Giving thanks will be a little costlier this year, but — and here's something you can be truly thankful for — it probably won't empty your wallet.
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The price for putting Thanksgiving dinner on the table is expected to rise slightly this year, clocking in at $49.41. That's 37 cents higher than in 2013. For that, you can blame dairy products, coffee and that all-important marshmallow-topped sweet potato casserole, according to the annual informal survey of consumer grocery prices performed by the American Farm Bureau Federation.
The group found that the price of dairy — as in milk for the mashed potatoes and whipped cream for the pies — collectively jumped 25 cents over last year. Miscellaneous ingredients, such as coffee, sugar and eggs, account for another 28 cents, while 3 pounds of sweet potatoes jumped 20 cents.
The good news is that a drop in fuel prices won't just make it cheaper to drive to Grandma's house for the big meal, it also helped keep down the cost of some ingredients. Flour-based foods, such as stuffing mix, pie shells and dinner rolls, will run about 21 cents less than last year, likely due to energy cost savings by the processors, says John Anderson, the Farm Bureau's deputy chief economist.
The group estimates the cost of Thanksgiving dinner by averaging non-sale food prices around the country based on feeding 10 people a meal of turkey, bread stuffing, sweet potatoes, rolls with butter, peas, cranberries, carrots and celery, pumpkin pie with whipped cream, and coffee and milk. And yes, their estimates account for needing leftovers.
And here's something to consider: Though this year's cost is up, it's still 7 cents lower than in 2012.
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News earlier this week that turkey production is at its lowest level in nearly three decades and wholesale prices are at an all-time high briefly spooked some folks. But most consumers won't see that reflected on their grocery bills. Retailers aren't likely to pass on to consumer much if any price hike that they are paying for the big birds, and the Farm Bureau actually expects the cost of a 16-pound turkey to drop by 11 cents this year.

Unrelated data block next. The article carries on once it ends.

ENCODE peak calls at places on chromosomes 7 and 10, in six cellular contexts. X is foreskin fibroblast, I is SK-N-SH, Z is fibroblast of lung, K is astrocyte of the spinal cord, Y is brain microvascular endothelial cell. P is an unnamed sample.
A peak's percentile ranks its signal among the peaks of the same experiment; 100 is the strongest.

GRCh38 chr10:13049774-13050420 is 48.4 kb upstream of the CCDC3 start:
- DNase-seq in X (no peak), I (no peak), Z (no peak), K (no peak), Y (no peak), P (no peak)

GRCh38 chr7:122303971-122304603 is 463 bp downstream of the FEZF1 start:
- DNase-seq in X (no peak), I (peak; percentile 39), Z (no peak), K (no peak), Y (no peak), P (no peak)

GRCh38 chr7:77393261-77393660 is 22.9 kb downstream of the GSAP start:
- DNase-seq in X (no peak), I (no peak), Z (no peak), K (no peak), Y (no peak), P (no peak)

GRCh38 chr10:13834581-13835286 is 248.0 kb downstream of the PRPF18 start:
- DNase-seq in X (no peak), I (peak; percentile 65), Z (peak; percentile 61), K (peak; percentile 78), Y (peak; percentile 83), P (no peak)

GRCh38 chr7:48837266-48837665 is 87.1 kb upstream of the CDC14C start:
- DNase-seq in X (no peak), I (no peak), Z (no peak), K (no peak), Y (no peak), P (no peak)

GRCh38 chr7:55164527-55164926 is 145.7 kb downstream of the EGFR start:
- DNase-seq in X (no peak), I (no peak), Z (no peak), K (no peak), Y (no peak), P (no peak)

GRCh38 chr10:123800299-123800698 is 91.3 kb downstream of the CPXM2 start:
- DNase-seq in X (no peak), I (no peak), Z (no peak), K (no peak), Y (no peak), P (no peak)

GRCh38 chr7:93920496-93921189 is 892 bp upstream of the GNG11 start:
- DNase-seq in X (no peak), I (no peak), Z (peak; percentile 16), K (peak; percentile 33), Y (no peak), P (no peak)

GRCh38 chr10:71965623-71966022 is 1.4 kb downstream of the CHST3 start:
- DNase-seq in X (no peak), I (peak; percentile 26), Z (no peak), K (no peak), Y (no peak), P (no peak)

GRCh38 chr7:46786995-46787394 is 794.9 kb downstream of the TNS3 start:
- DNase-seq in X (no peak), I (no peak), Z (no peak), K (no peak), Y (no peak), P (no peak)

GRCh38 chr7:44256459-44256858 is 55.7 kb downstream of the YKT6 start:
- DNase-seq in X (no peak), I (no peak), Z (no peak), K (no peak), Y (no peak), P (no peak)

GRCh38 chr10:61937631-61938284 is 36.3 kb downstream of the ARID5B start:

Of course, there are plenty of ways to spend more this Thanksgiving. Upgrade that 16-pound conventional bird to an organic, free-range model and suddenly the Farm Bureau's $21.65 estimate can jump to $100 or more at specialty online retailers. Not into baking? Instead of spending about $3 on a homemade pie, you can spend $25 or more on high-end mail order versions.
Or maybe you don't want to cook at all. A complete and fully cooked Thanksgiving dinner for 12 people from Whole Foods Market will cost around $170.
Then again, maybe you want to spend less. Shop smart at a bargain retailer and you could shave more than a third off the Farm Bureau's total. Using the same menu for 10 people, Wal-Mart estimates that shopping for Thanksgiving dinner at one of its stores will cost just $32.64.
But maybe you got off the hook this year and aren't hosting Thanksgiving. If instead of cooking you'll be traveling by car, you'll see savings at the pump. Gasoline is running about 33 cents less per gallon than it was a year ago, with a national average of $2.88, according to travel tracker AAA. And it doesn't matter where you're driving. Gas can be found for less than $3 a gallon in every state in the continental U.S.
Don't want to drive? If you're traveling by train, you'll pay a bit more. Amtrak says its ticket prices have increased an average of 2 percent over last year. Same goes for flying. The average price of an airline ticket for travel this Thanksgiving is $307.52, not including an average $51 in taxes and fees, according to the Airlines Reporting Corp., which processes ticket transactions for airlines and travel agencies. That's up 1.1 percent from last year.
AP Travel Editor Beth J. Harpaz and AP Airlines Reporter Scott Mayerowitz contributed to this report.